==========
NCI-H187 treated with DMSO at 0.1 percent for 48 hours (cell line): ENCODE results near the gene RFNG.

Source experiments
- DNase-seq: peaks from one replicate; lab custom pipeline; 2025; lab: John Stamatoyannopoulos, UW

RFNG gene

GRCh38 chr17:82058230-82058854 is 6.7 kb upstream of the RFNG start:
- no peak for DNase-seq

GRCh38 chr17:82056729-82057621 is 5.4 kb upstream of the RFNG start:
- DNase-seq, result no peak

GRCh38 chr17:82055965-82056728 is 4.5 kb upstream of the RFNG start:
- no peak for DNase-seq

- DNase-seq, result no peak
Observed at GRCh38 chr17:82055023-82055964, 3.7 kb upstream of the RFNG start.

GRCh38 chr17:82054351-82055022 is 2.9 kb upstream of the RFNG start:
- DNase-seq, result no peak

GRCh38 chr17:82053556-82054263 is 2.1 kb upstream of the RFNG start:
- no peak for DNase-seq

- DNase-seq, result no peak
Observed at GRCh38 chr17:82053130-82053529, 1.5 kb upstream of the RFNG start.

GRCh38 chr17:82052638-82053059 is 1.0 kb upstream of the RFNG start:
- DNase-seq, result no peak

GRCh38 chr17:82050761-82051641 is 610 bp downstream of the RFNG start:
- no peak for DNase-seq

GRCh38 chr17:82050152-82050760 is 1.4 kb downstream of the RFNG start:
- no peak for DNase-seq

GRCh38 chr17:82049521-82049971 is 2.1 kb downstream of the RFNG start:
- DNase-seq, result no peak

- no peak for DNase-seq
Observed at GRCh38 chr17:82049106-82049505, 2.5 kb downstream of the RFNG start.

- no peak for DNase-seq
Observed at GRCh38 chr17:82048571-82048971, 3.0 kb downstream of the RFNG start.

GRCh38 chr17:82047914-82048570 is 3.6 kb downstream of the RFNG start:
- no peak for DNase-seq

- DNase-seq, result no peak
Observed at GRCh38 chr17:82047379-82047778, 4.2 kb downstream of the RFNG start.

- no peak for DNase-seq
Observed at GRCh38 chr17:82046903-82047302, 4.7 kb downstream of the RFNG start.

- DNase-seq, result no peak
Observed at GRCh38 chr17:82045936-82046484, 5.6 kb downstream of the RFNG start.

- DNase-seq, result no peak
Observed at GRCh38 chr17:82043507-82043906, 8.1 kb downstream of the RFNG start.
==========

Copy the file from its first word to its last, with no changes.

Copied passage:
NCI-H187 treated with DMSO at 0.1 percent for 48 hours (cell line): ENCODE results near the gene RFNG.

Source experiments
- DNase-seq: peaks from one replicate; lab custom pipeline; 2025; lab: John Stamatoyannopoulos, UW

RFNG gene

GRCh38 chr17:82058230-82058854 is 6.7 kb upstream of the RFNG start:
- no peak for DNase-seq

GRCh38 chr17:82056729-82057621 is 5.4 kb upstream of the RFNG start:
- DNase-seq, result no peak

GRCh38 chr17:82055965-82056728 is 4.5 kb upstream of the RFNG start:
- no peak for DNase-seq

- DNase-seq, result no peak
Observed at GRCh38 chr17:82055023-82055964, 3.7 kb upstream of the RFNG start.

GRCh38 chr17:82054351-82055022 is 2.9 kb upstream of the RFNG start:
- DNase-seq, result no peak

GRCh38 chr17:82053556-82054263 is 2.1 kb upstream of the RFNG start:
- no peak for DNase-seq

- DNase-seq, result no peak
Observed at GRCh38 chr17:82053130-82053529, 1.5 kb upstream of the RFNG start.

GRCh38 chr17:82052638-82053059 is 1.0 kb upstream of the RFNG start:
- DNase-seq, result no peak

GRCh38 chr17:82050761-82051641 is 610 bp downstream of the RFNG start:
- no peak for DNase-seq

GRCh38 chr17:82050152-82050760 is 1.4 kb downstream of the RFNG start:
- no peak for DNase-seq

GRCh38 chr17:82049521-82049971 is 2.1 kb downstream of the RFNG start:
- DNase-seq, result no peak

- no peak for DNase-seq
Observed at GRCh38 chr17:82049106-82049505, 2.5 kb downstream of the RFNG start.

- no peak for DNase-seq
Observed at GRCh38 chr17:82048571-82048971, 3.0 kb downstream of the RFNG start.

GRCh38 chr17:82047914-82048570 is 3.6 kb downstream of the RFNG start:
- no peak for DNase-seq

- DNase-seq, result no peak
Observed at GRCh38 chr17:82047379-82047778, 4.2 kb downstream of the RFNG start.

- no peak for DNase-seq
Observed at GRCh38 chr17:82046903-82047302, 4.7 kb downstream of the RFNG start.

- DNase-seq, result no peak
Observed at GRCh38 chr17:82045936-82046484, 5.6 kb downstream of the RFNG start.

- DNase-seq, result no peak
Observed at GRCh38 chr17:82043507-82043906, 8.1 kb downstream of the RFNG start.